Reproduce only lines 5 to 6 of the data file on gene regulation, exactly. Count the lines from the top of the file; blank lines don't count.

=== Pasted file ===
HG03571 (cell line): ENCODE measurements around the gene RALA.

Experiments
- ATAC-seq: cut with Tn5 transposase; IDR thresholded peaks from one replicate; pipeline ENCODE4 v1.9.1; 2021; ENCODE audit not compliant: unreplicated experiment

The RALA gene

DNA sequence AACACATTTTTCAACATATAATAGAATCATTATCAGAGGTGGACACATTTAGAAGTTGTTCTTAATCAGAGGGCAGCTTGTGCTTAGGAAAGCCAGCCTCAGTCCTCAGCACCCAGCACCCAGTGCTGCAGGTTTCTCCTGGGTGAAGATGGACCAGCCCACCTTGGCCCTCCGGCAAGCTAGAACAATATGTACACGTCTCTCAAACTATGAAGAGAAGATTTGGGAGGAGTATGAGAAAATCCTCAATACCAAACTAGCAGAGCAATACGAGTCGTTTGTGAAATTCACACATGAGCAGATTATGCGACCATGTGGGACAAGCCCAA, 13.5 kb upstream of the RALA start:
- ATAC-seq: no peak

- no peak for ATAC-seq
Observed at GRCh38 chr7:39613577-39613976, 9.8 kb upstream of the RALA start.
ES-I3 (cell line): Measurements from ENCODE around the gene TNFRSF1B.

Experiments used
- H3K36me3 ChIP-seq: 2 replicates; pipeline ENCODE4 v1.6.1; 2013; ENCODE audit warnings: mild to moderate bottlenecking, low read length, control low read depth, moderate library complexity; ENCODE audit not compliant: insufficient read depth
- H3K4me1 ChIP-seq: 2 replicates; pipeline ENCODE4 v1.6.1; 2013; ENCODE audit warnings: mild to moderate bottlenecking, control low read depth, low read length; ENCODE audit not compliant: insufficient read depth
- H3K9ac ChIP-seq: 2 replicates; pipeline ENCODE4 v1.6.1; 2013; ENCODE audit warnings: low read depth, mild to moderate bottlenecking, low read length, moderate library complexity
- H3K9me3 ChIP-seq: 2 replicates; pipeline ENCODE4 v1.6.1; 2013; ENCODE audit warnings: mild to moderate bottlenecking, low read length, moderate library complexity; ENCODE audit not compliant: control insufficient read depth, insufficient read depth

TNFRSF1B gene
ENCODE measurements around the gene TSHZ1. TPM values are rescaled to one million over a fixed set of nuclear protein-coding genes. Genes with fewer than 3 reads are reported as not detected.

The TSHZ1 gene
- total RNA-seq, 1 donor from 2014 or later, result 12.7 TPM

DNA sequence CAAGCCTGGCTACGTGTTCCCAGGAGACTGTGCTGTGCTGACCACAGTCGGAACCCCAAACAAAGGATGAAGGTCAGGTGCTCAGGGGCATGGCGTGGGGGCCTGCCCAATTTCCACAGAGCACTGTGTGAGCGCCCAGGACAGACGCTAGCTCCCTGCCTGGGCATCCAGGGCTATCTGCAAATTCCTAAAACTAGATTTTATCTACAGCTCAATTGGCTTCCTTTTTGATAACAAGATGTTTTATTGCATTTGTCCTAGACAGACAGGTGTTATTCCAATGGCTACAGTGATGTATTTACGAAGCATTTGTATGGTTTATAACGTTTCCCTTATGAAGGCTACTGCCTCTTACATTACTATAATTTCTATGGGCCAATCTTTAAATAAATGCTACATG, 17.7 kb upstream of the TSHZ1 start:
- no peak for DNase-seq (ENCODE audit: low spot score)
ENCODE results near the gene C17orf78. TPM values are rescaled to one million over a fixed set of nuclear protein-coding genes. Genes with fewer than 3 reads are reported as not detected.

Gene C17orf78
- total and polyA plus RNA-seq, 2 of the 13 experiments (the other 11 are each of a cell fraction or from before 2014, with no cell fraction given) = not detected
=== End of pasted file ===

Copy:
DNA sequence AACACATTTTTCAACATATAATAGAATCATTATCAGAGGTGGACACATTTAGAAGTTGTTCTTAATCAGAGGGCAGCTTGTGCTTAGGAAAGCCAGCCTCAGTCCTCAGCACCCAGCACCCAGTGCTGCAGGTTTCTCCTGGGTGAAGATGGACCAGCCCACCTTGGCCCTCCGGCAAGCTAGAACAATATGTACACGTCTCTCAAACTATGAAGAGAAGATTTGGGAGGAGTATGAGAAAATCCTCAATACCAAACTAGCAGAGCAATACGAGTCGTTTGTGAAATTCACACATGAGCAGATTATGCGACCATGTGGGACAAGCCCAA, 13.5 kb upstream of the RALA start:
- ATAC-seq: no peak